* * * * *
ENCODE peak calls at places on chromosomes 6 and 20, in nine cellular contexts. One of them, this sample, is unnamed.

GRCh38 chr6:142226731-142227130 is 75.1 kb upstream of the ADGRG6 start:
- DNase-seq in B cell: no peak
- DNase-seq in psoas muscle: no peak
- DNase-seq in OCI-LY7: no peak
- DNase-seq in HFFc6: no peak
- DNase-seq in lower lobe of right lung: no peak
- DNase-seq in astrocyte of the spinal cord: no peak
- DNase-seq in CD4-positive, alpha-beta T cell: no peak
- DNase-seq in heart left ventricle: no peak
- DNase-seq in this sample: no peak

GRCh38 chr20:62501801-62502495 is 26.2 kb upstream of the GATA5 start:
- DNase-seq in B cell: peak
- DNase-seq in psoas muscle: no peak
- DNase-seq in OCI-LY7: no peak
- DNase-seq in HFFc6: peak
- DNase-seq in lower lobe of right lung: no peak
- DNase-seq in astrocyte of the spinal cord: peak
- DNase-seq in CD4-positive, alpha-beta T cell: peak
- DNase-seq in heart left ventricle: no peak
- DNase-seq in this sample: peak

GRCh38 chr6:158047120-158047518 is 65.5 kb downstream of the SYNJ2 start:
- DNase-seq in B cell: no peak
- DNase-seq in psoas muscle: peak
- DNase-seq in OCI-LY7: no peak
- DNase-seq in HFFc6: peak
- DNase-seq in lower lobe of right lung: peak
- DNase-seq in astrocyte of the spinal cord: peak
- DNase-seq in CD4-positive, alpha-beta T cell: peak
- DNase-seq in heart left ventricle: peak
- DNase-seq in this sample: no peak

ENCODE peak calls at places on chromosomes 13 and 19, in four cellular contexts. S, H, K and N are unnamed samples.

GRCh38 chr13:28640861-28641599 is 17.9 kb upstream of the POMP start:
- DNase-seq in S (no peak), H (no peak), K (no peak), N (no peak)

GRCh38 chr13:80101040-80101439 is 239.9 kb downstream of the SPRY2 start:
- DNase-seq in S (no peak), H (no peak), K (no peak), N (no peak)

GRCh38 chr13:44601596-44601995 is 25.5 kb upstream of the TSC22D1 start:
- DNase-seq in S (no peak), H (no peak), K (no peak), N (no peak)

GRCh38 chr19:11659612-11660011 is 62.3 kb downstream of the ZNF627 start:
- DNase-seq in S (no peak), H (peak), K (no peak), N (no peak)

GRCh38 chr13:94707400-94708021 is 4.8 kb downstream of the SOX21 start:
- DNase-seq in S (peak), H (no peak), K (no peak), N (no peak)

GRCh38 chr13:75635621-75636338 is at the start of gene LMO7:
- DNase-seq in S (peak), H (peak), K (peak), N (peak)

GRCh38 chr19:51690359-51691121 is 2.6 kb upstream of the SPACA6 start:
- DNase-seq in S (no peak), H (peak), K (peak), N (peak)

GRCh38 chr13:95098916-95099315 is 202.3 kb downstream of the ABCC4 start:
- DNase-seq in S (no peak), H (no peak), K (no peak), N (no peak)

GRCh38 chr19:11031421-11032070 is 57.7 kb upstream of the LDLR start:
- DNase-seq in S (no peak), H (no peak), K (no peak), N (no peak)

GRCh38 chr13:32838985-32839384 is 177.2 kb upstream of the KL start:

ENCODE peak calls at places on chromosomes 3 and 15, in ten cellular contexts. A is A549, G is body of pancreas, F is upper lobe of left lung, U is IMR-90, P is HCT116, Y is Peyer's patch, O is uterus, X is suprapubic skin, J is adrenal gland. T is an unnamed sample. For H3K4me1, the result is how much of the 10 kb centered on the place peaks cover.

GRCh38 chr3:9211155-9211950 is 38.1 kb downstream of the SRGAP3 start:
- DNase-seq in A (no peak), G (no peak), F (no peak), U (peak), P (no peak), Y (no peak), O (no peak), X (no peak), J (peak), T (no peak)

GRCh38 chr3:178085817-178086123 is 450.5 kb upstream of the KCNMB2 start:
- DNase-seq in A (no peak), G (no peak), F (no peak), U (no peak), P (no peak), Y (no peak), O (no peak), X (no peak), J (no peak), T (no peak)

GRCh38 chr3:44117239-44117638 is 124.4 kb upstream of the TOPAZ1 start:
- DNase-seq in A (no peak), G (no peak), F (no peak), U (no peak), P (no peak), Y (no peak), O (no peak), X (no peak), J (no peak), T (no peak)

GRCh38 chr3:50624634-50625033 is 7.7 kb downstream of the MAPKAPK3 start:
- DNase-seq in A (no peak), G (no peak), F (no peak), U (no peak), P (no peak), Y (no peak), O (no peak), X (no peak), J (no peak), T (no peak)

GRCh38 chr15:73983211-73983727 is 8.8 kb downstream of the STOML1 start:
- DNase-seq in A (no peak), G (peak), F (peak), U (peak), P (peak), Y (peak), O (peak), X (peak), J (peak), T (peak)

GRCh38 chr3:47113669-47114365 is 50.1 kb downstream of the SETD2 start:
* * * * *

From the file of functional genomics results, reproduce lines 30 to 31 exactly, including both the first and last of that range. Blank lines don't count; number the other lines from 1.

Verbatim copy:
- DNase-seq in heart left ventricle: peak
- DNase-seq in this sample: no peak